lemonade-stand-patton

Don’t make the same mistakes with your own startup.

Three years ago I launched Cave Social, a social/digital advertising agency, with the mission of helping businesses tell the best stories possible. Though the company has been able to stick to this mission and grow to several employees and locations, I’ve made more than a few mistakes along the way.

This isn’t unusual, mind you. Ask any business person and they’ll be able to list countless blunders and fuckups they’ve committed in their career. Heck, hindsight is always 20/20. However, for this article I’ll break it down to the seven hugest mistakes I’ve learned from in Cave Social’s short history. Hopefully you can learn from them as well.

It may be counterintuitive, but sometimes letting go of business can actually create more revenue opportunities.

1. Don’t Try and Do Everything Yourself
Letting go of control is something I recommend you do sooner rather than later. My business was and still is my baby, so initially, I tried to do everything myself. In my case, this meant countless hours of work coupled with a lot of stress. If you’re a one-person show, then you will have to take a lot on. But as your business grows, look to give responsibilities to others as they join your team.

2. Find Like-Minded People, Not Like-Skilled People
When we started Cave Social, we had four writers. All of us were motivated about trying to build something bigger than ourselves. But in reality no one knew anything about business operations, marketing, accounting, etc. It took us about a year too long to start bringing on people who were equally enthusiastic about the company’s vision but had much different skill sets. That’s when things really started to take off.

3. It’s OK to End a Business Engagement (Read: Fire a Client)
This is a big one. When you begin doing business with someone, you start to expect their monthly revenue. In a startup phase, $500 a month can seem like it’s the difference between making or breaking your business. Well, it’s not. We terminated our first client 18 months into doing business with them. Not because they were a bad business, but because they were bad for our business.

This client was causing 80 percent of our headaches, and was contributing less than 5 percent of our revenue. This math didn’t add up. By freeing up more time, and cutting down on the annoyances, something major happened. We were able to take all of that free time and put it toward marketing ourselves, and doubling down on our best clients. This played a major part in our company’s growth over the next year. It may be counterintuitive, but sometimes letting go of business can actually create more revenue opportunities.

Asking someone to be a business mentor is a tough thing to do, but it brings endless returns. Not only can mentors provide access to their networks, but they can help you avoid mistakes they have made in the past.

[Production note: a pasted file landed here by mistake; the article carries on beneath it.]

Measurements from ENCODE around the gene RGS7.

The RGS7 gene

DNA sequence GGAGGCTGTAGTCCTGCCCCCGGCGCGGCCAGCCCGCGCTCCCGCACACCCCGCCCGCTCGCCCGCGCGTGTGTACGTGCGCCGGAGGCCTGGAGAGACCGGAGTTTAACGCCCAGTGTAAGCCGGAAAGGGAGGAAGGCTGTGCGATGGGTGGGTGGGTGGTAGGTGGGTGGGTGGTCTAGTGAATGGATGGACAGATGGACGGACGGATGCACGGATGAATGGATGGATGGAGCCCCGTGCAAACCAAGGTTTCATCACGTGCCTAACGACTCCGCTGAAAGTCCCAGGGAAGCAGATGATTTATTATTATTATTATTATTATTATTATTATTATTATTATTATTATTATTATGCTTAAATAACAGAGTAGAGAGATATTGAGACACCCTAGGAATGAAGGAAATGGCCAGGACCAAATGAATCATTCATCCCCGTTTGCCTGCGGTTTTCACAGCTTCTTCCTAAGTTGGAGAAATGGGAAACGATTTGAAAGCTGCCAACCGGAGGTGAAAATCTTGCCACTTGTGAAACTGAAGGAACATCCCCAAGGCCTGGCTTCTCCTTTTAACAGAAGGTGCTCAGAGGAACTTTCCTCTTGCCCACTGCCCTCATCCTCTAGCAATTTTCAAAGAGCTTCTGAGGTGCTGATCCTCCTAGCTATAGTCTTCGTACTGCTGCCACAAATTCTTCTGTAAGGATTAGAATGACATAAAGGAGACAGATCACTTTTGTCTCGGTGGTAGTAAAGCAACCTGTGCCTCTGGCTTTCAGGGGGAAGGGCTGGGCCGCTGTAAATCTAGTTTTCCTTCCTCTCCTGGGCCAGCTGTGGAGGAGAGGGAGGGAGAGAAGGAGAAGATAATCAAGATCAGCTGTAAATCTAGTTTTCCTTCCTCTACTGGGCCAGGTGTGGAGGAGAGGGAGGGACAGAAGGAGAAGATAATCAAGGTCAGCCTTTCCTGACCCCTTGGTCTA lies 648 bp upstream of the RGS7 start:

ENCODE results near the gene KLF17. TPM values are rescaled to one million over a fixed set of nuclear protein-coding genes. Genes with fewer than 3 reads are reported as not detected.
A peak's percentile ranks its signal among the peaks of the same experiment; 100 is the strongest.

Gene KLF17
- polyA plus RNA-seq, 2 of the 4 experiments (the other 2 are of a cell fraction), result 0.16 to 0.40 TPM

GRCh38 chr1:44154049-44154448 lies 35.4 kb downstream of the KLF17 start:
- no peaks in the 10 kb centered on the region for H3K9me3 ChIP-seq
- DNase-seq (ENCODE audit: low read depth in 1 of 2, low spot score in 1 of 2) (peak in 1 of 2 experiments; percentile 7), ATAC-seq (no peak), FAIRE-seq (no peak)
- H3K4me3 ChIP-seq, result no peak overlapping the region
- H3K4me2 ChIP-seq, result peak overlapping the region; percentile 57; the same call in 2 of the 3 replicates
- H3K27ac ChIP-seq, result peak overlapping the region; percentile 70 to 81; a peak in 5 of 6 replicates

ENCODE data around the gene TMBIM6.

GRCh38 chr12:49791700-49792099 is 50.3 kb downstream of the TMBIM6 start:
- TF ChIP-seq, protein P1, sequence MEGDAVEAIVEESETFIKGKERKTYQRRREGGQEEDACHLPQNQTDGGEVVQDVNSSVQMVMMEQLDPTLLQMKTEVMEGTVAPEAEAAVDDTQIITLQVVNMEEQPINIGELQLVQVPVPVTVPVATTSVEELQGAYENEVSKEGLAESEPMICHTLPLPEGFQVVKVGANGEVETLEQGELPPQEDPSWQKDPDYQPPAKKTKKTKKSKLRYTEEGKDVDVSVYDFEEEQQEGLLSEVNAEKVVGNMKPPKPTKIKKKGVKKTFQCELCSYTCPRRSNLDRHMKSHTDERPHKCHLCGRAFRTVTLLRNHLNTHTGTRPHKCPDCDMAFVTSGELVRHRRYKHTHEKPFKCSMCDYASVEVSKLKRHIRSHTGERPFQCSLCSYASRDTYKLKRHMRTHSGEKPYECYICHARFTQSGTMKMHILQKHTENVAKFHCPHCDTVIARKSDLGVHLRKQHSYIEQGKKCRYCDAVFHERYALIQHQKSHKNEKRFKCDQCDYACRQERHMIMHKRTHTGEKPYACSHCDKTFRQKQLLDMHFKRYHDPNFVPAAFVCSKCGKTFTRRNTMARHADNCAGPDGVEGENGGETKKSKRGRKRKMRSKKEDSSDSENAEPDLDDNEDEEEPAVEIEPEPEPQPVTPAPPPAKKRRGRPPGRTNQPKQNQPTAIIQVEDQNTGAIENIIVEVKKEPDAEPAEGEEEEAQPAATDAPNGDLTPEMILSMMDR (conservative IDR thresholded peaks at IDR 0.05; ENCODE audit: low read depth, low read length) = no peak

4. Get Mentors, and Meet Regularly
This comes back to the first point about trying to do everything yourself — you can’t. Asking someone to be a business mentor is a tough thing to do, but it brings endless returns. Not only can mentors provide access to their networks, but they can help you avoid mistakes they have made in the past. Remember, they were once wide-eyed entrepreneurs too. Plus, as you grow, mentors can help you when you and your business have to make tough decisions.

5. Pay for the Tools that Your Business Needs
We currently pay for a plethora of software and internet services, all of which are pivotal to our business functioning. When we first started, I was always hesitant about paying for new tools because all I saw was the upfront cost, not the service boost they would provide to us. Now, I examine things on a lifetime value and efficiency basis, instead of solely on upfront cost. So if I see that a piece of software or service can help our business over the long run, we’ll pay for it because more times than not that software or service pays itself off relatively shortly.

For example, we pay a yearly fee to Shutterstock for photos. That fee is not cheap ($3,000). However, the time we save by not having to search for royalty-free images is nearly immeasurable. It erases any legal liabilities and ensures our team will be using quality images for clients. Thus we don’t get a cease-and-desist letter from anyone, and our clients are happy with our work, causing them to stay with us longer. In the grand scheme of things, the upfront cost is a drop in the bucket relative to the payoff.

6. Prepare to Be Three Times as Big
I wish I had known about the 3X rule before I started a business, but truth be told, we started implementing it in the spring of 2013. This is a company infrastructure mindset. Ask yourself, “If my business tripled in size overnight, would I have the infrastructure in place to handle it?” If so, then great. If not, then think about the ways you can maximize efficiency and improve on your business processes, because your business will have opportunities to grow. When those potential scenarios become a reality (and they will), you don’t want to squander them because of a lack of planning.

7. Ignore the Naysayers
When you start to tell people about your business, they will question it. Peers and strangers alike are going to be negative or give you their passive-aggressive opinions about your business, and that’s OK . Just remember it’s your business, not theirs. It’s your decision to start out on your own, take a risk and do something you’re passionate about. At first I questioned what I was doing all the time. Would we have enough money for payroll? Could we afford another employee? Are we growing at a sustainable rate? This is where it’s important not to become a naysayer yourself. If you believe in something, to hell with what everyone else says about your dream. Go after it and get it.